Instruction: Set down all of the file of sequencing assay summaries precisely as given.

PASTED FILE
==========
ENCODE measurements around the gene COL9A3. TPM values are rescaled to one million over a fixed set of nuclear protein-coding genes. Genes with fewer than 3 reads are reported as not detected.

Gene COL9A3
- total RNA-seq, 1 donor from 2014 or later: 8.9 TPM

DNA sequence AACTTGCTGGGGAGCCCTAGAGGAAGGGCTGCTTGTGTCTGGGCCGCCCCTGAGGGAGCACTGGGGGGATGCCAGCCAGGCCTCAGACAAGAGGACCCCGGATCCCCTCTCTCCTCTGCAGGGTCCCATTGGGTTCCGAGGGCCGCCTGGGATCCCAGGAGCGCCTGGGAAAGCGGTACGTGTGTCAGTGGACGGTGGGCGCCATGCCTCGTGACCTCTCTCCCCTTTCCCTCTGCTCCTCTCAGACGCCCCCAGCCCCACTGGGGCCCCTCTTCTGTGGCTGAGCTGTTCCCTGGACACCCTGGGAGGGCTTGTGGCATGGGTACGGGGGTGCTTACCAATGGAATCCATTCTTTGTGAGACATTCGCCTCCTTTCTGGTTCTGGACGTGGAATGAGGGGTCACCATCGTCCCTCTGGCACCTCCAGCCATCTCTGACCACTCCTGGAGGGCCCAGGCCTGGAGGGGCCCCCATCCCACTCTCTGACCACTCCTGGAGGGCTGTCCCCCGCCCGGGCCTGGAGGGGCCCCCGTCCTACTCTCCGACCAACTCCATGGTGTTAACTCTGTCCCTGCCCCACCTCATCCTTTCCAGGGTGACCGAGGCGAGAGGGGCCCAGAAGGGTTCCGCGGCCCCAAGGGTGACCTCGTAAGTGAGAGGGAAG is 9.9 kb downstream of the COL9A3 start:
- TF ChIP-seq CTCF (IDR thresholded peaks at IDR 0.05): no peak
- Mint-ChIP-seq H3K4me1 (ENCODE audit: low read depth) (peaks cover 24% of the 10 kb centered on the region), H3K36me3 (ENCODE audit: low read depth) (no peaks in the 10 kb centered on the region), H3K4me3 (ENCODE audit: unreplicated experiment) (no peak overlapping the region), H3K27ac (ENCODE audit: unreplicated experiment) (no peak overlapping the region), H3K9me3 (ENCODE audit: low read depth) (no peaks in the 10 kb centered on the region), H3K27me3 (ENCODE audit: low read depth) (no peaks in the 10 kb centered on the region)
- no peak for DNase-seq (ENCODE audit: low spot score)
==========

ENCODE measurements around the gene COL9A3. TPM values are rescaled to one million over a fixed set of nuclear protein-coding genes. Genes with fewer than 3 reads are reported as not detected.

Gene COL9A3
- total RNA-seq, 1 donor from 2014 or later: 8.9 TPM

DNA sequence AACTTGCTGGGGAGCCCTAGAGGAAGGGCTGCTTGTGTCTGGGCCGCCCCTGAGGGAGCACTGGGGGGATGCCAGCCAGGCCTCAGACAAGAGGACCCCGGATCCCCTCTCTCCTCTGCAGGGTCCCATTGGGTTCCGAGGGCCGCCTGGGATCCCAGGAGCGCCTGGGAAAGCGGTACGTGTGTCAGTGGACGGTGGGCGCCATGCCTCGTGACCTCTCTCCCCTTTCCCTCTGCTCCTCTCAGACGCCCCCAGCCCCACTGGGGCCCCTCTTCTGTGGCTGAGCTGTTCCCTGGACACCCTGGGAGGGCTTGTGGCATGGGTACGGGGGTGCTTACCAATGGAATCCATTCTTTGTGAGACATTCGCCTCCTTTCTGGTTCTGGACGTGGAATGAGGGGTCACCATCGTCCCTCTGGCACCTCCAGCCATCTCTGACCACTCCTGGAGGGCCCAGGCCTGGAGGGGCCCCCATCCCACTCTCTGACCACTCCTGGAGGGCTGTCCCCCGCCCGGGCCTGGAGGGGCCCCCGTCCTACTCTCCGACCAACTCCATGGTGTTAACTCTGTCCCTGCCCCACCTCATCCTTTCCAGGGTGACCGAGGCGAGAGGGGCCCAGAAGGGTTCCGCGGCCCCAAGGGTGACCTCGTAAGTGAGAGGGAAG is 9.9 kb downstream of the COL9A3 start:
- TF ChIP-seq CTCF (IDR thresholded peaks at IDR 0.05): no peak
- Mint-ChIP-seq H3K4me1 (ENCODE audit: low read depth) (peaks cover 24% of the 10 kb centered on the region), H3K36me3 (ENCODE audit: low read depth) (no peaks in the 10 kb centered on the region), H3K4me3 (ENCODE audit: unreplicated experiment) (no peak overlapping the region), H3K27ac (ENCODE audit: unreplicated experiment) (no peak overlapping the region), H3K9me3 (ENCODE audit: low read depth) (no peaks in the 10 kb centered on the region), H3K27me3 (ENCODE audit: low read depth) (no peaks in the 10 kb centered on the region)
- no peak for DNase-seq (ENCODE audit: low spot score)